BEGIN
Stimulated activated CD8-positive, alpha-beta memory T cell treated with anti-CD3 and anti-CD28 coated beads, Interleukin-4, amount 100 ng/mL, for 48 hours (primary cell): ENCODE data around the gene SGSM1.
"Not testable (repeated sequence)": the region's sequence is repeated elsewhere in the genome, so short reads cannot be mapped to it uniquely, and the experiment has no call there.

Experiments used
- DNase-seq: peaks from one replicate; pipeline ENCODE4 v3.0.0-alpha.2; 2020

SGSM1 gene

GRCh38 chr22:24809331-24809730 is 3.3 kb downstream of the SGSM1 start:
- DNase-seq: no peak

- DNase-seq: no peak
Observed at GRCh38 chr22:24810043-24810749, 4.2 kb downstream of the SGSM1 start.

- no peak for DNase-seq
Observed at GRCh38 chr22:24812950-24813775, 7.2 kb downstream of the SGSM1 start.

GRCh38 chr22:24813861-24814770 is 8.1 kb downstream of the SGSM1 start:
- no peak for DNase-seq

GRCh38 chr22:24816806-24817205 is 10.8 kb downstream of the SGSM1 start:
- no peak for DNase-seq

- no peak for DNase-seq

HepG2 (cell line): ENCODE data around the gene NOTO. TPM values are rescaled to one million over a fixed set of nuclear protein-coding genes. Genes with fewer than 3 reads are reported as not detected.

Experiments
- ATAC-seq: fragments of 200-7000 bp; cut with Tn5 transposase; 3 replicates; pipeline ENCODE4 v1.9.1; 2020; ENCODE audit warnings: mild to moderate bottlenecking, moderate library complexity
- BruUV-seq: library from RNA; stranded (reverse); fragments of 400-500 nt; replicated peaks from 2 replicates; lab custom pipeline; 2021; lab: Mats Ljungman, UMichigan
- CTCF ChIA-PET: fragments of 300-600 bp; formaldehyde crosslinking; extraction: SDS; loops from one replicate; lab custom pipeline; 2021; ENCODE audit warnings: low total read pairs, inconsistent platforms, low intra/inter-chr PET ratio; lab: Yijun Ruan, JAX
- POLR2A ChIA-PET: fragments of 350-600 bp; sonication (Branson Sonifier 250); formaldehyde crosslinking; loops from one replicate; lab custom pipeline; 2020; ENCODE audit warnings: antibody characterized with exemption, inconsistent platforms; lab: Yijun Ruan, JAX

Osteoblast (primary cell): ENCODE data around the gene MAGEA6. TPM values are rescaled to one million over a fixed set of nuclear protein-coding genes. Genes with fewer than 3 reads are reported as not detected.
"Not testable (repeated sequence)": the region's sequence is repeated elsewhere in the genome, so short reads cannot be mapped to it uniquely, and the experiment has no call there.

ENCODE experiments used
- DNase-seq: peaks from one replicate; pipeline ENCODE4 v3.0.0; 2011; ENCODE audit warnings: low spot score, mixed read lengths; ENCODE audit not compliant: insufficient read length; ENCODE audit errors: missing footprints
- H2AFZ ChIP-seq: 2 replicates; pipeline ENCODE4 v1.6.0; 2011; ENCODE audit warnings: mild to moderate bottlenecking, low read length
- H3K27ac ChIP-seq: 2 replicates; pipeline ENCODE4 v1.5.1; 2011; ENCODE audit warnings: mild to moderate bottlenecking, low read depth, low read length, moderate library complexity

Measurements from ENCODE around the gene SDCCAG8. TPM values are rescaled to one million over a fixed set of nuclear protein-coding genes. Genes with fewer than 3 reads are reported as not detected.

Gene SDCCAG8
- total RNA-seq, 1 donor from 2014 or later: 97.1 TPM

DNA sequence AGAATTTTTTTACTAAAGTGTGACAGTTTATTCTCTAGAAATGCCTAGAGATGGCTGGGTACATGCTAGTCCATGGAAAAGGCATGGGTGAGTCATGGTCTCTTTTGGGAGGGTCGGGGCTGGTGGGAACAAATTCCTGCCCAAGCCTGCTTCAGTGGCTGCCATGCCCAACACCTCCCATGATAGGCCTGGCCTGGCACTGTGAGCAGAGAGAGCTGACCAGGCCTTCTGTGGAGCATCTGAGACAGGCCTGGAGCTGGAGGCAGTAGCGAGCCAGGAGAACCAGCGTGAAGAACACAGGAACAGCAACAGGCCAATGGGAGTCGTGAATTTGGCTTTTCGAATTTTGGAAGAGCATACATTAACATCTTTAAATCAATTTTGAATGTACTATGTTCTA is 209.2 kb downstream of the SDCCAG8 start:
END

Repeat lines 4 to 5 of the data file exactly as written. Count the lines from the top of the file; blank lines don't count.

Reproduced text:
- DNase-seq: peaks from one replicate; pipeline ENCODE4 v3.0.0-alpha.2; 2020

SGSM1 gene